Prepared under the auspices of The American Society of Clinical Pathologists. By John A. Kolmer, M.D., Dr.P.H., D.Sc., LL.D., and Fred Boerner, V.M.D. Assisted by C. Z. Garber, A.B., M.D., and Committees of The American Society of Clinical Pathologists. Pp. I–XXII. 1–663. D. Appleton and Company, New York and London, 1931
Seattle Biomedical Research Institute, Hospital Professor Edgard Santos, Federal University of Bahia, Division of International Medicine, Cornell University Medical College, United States National Institutes of Health/Sudan Medical Research Council, University of Khartoum, Seattle, Washington, Brazil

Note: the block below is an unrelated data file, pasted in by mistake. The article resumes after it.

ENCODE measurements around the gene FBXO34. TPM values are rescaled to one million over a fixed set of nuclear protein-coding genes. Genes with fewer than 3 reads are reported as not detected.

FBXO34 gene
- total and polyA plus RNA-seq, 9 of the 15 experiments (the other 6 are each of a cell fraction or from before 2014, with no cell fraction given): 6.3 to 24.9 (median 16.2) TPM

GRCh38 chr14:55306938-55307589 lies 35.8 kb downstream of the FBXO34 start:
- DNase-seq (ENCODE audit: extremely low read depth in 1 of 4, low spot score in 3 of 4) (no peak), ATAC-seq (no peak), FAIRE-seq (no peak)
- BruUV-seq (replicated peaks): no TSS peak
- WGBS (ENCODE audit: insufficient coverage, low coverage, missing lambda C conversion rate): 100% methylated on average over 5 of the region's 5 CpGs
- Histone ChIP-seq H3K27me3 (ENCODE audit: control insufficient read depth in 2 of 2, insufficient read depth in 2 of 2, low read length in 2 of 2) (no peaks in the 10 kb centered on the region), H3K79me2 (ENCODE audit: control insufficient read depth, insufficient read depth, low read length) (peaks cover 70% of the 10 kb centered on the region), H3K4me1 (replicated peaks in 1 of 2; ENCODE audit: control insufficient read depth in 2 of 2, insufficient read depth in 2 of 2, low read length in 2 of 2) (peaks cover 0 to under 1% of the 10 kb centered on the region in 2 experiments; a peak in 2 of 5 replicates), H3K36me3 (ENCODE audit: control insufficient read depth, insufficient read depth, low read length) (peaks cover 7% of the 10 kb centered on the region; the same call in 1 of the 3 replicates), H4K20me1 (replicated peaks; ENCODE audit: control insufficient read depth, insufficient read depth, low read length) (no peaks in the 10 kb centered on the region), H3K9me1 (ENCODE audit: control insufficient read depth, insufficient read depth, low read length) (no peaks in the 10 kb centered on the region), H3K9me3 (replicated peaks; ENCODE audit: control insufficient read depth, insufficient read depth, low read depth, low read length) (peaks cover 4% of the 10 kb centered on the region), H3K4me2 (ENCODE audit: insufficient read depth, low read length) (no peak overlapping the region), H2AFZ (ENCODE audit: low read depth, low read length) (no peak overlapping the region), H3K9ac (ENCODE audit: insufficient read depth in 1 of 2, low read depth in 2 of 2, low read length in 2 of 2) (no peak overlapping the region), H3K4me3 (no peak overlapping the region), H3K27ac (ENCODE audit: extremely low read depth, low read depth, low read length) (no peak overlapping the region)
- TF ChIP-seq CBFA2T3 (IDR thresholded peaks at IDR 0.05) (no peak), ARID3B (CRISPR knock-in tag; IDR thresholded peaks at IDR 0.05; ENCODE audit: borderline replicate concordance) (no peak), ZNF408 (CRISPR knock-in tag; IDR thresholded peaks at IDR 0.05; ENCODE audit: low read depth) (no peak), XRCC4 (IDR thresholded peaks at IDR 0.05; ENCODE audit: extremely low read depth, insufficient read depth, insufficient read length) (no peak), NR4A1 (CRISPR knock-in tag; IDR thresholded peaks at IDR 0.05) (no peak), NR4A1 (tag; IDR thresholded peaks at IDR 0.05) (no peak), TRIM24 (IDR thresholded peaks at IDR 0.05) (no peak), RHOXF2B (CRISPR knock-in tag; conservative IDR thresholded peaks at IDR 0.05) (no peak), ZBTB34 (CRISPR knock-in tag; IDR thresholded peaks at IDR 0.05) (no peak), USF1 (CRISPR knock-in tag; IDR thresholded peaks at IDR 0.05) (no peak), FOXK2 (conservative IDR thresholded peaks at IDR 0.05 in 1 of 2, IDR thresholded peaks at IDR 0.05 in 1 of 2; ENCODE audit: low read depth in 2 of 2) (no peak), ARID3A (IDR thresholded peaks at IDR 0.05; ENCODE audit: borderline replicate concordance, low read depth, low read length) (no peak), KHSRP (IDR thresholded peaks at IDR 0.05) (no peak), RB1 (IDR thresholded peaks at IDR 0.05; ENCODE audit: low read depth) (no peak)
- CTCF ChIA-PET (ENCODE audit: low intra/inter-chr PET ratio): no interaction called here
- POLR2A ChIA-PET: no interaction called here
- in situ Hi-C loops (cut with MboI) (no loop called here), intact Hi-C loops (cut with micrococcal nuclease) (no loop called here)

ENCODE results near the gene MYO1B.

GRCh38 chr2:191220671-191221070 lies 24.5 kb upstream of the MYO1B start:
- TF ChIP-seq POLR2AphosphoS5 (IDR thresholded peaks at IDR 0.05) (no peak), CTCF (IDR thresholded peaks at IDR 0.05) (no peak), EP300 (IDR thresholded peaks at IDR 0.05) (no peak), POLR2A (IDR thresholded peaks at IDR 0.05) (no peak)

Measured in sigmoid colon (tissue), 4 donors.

The enzyme-linked immunosorbent assay (ELISA) is a sensitive and specific serodiagnostic method for leishmaniasis. In this report, we describe how this versatile assay can be improved by the use of protein A or protein G conjugates for the specific detection of Leishmania antibody in the sera of patients with visceral leishmaniasis. In direct comparisons with anti-immunoglobulin conjugate, enzyme-linked protein A gave significantly higher absorbance values for positive sera without a corresponding increase in absorbance values for sera from normal individuals or from patients with other diseases known to cross-react with leishmaniasis. The effect was to increase the distance between positive and negative values, which aided in the interpretation of the results. This also permitted visual distinction between positive sera and negative or weakly reactive sera. The assay was effective using either blood or serum as the source of primary antibody. A further advantage of protein A over anti-Ig conjugate was its ability to detect specific antibody in dog as well as human sera. Finally, we demonstrated the usefulness of the protein A ELISA with a recombinant leishmania antigen, gp63.